Similar consideration apply on the flash side. A reasonably complete FreeRTOS implementation on a STM32F103 in release configuration is about 6K…you can come down a ways from there if you start chopping out options, but the total spend will still be a four digit number, and that’s a fair proportion of a budget that might only be 16K or 32K.

One thing that an OS doesn’t have to do though is slow you down, and that’s the main criticism I hear (and, indeed, was one of my primary prejudices). The fact is that most of the time, for most of your code, the 1-2% overhead the OS brings along for the ride really doesn’t matter. It does matter when you’ve got a time critical task to handle, and that’s often (mostly?) done in interrupt code, so how fast a RTOS handles interrupts is much more important than how it handles base code.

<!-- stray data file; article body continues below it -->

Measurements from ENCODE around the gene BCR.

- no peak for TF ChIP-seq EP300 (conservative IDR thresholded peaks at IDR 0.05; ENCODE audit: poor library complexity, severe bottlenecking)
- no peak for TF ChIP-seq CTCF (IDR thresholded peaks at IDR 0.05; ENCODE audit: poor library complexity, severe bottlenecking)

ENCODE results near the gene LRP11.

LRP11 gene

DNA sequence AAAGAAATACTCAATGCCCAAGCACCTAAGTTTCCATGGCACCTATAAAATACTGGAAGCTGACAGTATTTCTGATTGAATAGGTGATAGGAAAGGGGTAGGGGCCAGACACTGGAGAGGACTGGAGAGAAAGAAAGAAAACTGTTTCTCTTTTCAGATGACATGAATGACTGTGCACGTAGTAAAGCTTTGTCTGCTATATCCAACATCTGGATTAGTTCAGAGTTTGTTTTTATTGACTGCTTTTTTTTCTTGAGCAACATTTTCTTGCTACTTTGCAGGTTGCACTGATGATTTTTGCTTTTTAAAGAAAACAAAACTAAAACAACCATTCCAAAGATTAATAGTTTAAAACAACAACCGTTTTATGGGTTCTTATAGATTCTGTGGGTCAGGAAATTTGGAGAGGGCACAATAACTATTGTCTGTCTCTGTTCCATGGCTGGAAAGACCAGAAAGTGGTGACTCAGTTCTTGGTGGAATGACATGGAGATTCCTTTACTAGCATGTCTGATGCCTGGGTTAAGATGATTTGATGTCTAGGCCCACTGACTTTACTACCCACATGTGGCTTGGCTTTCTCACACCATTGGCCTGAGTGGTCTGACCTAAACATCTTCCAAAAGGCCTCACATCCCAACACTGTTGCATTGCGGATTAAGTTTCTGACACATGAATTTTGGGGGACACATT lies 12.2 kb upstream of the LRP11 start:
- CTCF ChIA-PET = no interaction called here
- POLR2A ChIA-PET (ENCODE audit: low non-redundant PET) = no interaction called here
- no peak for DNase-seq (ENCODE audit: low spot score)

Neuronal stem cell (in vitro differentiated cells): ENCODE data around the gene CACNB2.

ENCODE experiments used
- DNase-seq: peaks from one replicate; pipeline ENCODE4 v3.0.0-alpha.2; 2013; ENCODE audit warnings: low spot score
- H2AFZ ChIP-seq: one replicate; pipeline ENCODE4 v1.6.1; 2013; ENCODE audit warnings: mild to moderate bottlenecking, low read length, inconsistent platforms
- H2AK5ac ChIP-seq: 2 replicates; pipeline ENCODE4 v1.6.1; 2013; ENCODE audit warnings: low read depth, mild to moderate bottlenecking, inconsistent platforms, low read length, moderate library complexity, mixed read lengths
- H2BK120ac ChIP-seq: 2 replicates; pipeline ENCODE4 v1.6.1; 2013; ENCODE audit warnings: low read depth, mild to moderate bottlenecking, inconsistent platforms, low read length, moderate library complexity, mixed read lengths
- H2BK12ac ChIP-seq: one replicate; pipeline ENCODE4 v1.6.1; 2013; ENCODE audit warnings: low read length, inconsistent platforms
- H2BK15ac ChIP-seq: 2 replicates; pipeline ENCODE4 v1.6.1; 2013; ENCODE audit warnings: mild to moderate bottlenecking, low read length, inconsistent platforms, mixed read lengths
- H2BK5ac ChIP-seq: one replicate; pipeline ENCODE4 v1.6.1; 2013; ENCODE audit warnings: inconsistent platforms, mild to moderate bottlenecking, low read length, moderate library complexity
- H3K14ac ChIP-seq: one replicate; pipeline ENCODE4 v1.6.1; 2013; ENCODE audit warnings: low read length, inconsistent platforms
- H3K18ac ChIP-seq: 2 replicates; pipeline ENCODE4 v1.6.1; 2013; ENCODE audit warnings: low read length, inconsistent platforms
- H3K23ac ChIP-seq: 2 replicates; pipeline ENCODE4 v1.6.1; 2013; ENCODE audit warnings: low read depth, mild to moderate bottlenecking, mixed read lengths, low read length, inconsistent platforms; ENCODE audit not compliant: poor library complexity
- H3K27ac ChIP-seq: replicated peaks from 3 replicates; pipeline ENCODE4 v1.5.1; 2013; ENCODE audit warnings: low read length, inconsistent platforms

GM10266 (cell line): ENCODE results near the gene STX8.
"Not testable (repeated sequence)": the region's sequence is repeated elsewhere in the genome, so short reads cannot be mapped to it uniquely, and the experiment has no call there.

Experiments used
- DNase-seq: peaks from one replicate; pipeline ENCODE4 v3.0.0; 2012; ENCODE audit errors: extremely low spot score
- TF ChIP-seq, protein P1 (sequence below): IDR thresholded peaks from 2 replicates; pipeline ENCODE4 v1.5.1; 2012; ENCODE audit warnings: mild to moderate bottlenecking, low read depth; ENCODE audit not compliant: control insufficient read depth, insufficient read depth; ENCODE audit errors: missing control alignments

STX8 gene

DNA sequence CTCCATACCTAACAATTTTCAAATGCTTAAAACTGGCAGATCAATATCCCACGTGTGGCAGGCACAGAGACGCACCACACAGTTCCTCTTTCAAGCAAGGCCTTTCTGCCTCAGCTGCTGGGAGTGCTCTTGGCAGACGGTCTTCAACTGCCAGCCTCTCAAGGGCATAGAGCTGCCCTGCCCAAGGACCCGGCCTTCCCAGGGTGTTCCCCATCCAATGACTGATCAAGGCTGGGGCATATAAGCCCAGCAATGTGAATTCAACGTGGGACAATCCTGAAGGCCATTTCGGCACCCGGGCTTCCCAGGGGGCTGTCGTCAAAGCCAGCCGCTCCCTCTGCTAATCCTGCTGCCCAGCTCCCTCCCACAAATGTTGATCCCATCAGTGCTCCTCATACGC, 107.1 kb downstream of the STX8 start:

Most Real Time OSes offer ‘Zero latency interrupts’, or some equivalent term. All that really means is that the OS doesn’t pre-service the interrupt for you; It doesn’t grab the interrupt and perform the initial handling of it before passing it off to your code – that does happen in desktop OSes, and you’ll hear the term ‘top half handler’ and ‘bottom half handler’ used to reflect this split between OS-controlled and Application-controlled code.

With a Zero Latency interrupt, your response time would be exactly the same as in the OS free case, because the interrupt lands in your code just like it did in the OS-free case. Indeed, response time could even be better. How? Well, let’s look at a lazy-assed implementation of an OS free app (one of mine, so I can criticise..its available here if you want a laugh). In this app communication is arranged through simple flags….you set a flag in one place, and that triggers a task in another. The code to set a flag looks like this;